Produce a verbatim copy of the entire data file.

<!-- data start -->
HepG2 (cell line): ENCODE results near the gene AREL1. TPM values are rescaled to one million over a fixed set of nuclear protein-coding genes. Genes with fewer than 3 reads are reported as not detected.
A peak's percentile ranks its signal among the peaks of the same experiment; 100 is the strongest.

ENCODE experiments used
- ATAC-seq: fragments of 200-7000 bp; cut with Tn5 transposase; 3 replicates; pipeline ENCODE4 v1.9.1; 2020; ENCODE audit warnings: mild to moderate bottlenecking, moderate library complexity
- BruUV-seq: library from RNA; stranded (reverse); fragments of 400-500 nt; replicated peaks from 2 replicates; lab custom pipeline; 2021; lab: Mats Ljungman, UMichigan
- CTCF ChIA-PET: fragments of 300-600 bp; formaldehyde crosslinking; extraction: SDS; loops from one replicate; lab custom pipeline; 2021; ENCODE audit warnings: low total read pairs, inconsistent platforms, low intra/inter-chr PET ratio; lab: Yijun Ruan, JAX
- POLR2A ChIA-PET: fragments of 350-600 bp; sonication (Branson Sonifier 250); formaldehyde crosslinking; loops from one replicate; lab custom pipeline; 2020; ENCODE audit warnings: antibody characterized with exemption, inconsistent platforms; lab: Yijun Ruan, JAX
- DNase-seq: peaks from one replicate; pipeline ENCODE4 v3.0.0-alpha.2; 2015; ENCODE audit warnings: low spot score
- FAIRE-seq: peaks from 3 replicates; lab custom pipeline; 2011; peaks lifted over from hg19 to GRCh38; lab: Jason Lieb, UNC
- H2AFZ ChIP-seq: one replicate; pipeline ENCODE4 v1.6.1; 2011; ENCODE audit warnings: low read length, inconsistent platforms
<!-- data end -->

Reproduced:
HepG2 (cell line): ENCODE results near the gene AREL1. TPM values are rescaled to one million over a fixed set of nuclear protein-coding genes. Genes with fewer than 3 reads are reported as not detected.
A peak's percentile ranks its signal among the peaks of the same experiment; 100 is the strongest.

ENCODE experiments used
- ATAC-seq: fragments of 200-7000 bp; cut with Tn5 transposase; 3 replicates; pipeline ENCODE4 v1.9.1; 2020; ENCODE audit warnings: mild to moderate bottlenecking, moderate library complexity
- BruUV-seq: library from RNA; stranded (reverse); fragments of 400-500 nt; replicated peaks from 2 replicates; lab custom pipeline; 2021; lab: Mats Ljungman, UMichigan
- CTCF ChIA-PET: fragments of 300-600 bp; formaldehyde crosslinking; extraction: SDS; loops from one replicate; lab custom pipeline; 2021; ENCODE audit warnings: low total read pairs, inconsistent platforms, low intra/inter-chr PET ratio; lab: Yijun Ruan, JAX
- POLR2A ChIA-PET: fragments of 350-600 bp; sonication (Branson Sonifier 250); formaldehyde crosslinking; loops from one replicate; lab custom pipeline; 2020; ENCODE audit warnings: antibody characterized with exemption, inconsistent platforms; lab: Yijun Ruan, JAX
- DNase-seq: peaks from one replicate; pipeline ENCODE4 v3.0.0-alpha.2; 2015; ENCODE audit warnings: low spot score
- FAIRE-seq: peaks from 3 replicates; lab custom pipeline; 2011; peaks lifted over from hg19 to GRCh38; lab: Jason Lieb, UNC
- H2AFZ ChIP-seq: one replicate; pipeline ENCODE4 v1.6.1; 2011; ENCODE audit warnings: low read length, inconsistent platforms